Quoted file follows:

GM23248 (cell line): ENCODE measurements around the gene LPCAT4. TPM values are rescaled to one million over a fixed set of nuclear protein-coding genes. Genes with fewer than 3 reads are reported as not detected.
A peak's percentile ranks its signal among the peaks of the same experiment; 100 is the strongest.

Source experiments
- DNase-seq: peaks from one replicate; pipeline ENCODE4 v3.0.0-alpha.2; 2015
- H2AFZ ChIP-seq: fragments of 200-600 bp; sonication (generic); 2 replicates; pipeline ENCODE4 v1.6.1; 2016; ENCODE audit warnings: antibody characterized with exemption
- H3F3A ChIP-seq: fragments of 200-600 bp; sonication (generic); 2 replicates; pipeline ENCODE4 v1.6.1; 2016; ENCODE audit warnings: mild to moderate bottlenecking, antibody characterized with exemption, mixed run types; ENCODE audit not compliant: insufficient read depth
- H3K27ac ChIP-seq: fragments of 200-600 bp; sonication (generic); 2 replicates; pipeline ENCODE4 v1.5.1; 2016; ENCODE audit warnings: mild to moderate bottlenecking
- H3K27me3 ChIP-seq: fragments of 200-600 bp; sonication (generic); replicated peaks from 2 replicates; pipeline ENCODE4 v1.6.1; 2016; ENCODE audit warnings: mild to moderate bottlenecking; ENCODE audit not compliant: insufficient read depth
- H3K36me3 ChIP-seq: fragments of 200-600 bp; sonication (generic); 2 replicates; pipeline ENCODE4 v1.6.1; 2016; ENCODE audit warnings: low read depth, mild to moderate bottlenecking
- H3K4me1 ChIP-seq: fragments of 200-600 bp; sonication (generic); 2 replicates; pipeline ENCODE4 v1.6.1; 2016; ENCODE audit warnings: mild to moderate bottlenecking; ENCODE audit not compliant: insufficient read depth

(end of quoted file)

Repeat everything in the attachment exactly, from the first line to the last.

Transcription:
GM23248 (cell line): ENCODE measurements around the gene LPCAT4. TPM values are rescaled to one million over a fixed set of nuclear protein-coding genes. Genes with fewer than 3 reads are reported as not detected.
A peak's percentile ranks its signal among the peaks of the same experiment; 100 is the strongest.

Source experiments
- DNase-seq: peaks from one replicate; pipeline ENCODE4 v3.0.0-alpha.2; 2015
- H2AFZ ChIP-seq: fragments of 200-600 bp; sonication (generic); 2 replicates; pipeline ENCODE4 v1.6.1; 2016; ENCODE audit warnings: antibody characterized with exemption
- H3F3A ChIP-seq: fragments of 200-600 bp; sonication (generic); 2 replicates; pipeline ENCODE4 v1.6.1; 2016; ENCODE audit warnings: mild to moderate bottlenecking, antibody characterized with exemption, mixed run types; ENCODE audit not compliant: insufficient read depth
- H3K27ac ChIP-seq: fragments of 200-600 bp; sonication (generic); 2 replicates; pipeline ENCODE4 v1.5.1; 2016; ENCODE audit warnings: mild to moderate bottlenecking
- H3K27me3 ChIP-seq: fragments of 200-600 bp; sonication (generic); replicated peaks from 2 replicates; pipeline ENCODE4 v1.6.1; 2016; ENCODE audit warnings: mild to moderate bottlenecking; ENCODE audit not compliant: insufficient read depth
- H3K36me3 ChIP-seq: fragments of 200-600 bp; sonication (generic); 2 replicates; pipeline ENCODE4 v1.6.1; 2016; ENCODE audit warnings: low read depth, mild to moderate bottlenecking
- H3K4me1 ChIP-seq: fragments of 200-600 bp; sonication (generic); 2 replicates; pipeline ENCODE4 v1.6.1; 2016; ENCODE audit warnings: mild to moderate bottlenecking; ENCODE audit not compliant: insufficient read depth